An aspect of the invention which achieves the second object is, in an input-output unit which performs signal receiving and delivery between an industrial control equipment and field devices being controlled thereby, the provision of input-output cards 50 which perform signal conversion between the signal forms handled by the industrial control equipment and the field devices and which each comprises: a printed circuit board 51, on which electronic components are mounted; a case part 52, to which the printed circuit board 51 is fitted in such a manner that the case part 52 covers one side of the printed circuit board 51; a fan part 53, mounted on the front side of case part 52, for air cooling; an ejector part 54, mounted on the end portion of the front side of the case part 52, which ejects the card from the card accommodating chamber 10; and a cover part 55, mounted on case 52 in such a manner as to cover the other side of printed circuit board 51.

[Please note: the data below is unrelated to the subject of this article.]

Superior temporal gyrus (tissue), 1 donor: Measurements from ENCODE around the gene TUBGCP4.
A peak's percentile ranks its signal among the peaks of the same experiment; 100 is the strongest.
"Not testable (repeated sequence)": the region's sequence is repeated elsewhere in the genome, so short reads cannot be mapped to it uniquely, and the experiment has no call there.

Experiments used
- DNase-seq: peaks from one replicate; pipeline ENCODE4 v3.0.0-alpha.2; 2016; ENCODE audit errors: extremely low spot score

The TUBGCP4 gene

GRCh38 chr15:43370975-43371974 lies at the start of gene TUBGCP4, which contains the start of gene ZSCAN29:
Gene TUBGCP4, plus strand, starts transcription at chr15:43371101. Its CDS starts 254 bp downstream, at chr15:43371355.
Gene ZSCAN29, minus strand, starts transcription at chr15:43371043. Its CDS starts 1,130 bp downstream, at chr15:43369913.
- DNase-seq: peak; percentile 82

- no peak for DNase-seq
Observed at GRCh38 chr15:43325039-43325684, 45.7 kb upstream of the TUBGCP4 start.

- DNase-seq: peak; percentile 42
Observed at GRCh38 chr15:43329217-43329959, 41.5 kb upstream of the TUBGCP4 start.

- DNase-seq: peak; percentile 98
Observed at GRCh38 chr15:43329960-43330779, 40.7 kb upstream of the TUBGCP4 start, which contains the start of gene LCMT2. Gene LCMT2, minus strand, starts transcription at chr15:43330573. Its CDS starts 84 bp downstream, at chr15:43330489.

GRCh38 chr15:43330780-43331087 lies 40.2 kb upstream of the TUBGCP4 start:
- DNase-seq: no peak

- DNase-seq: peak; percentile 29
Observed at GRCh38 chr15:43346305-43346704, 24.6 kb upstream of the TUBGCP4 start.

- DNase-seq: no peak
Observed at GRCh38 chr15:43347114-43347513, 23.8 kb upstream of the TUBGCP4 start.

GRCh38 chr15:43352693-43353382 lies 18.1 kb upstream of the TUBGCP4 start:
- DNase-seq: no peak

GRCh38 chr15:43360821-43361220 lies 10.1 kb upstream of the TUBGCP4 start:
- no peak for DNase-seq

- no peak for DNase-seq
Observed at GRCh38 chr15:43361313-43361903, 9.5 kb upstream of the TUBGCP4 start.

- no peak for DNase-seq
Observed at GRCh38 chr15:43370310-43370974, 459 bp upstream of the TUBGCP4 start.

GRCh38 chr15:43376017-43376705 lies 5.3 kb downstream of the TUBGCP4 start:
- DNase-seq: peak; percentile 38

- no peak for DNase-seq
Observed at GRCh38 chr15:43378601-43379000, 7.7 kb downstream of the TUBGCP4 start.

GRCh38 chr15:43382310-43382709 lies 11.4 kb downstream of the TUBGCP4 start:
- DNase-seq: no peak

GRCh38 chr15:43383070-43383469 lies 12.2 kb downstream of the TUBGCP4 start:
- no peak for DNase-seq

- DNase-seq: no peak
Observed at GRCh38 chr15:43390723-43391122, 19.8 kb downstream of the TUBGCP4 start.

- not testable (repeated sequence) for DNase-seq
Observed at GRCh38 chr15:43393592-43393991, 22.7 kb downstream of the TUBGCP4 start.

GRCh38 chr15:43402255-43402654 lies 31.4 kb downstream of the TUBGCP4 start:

An aspect of the invention which achieves the third object is, in an input-output unit which performs signal receiving and delivery between an industrial control equipment and field devices being controlled thereby, the provision of the following: an input-output nest 70, connected by a bus to the industrial control equipment; input-output printed circuit boards 80, which are accommodated in input-output nest 70 and which perform signal conversion between the signal form handled by the industrial control equipment and the signal form handled by the field devices; an interface section 90, mechanically mounted on the input-output nest 70, to which signal wires connected to the field devices are connected and which electrically connects these signal wires to the input-output cards.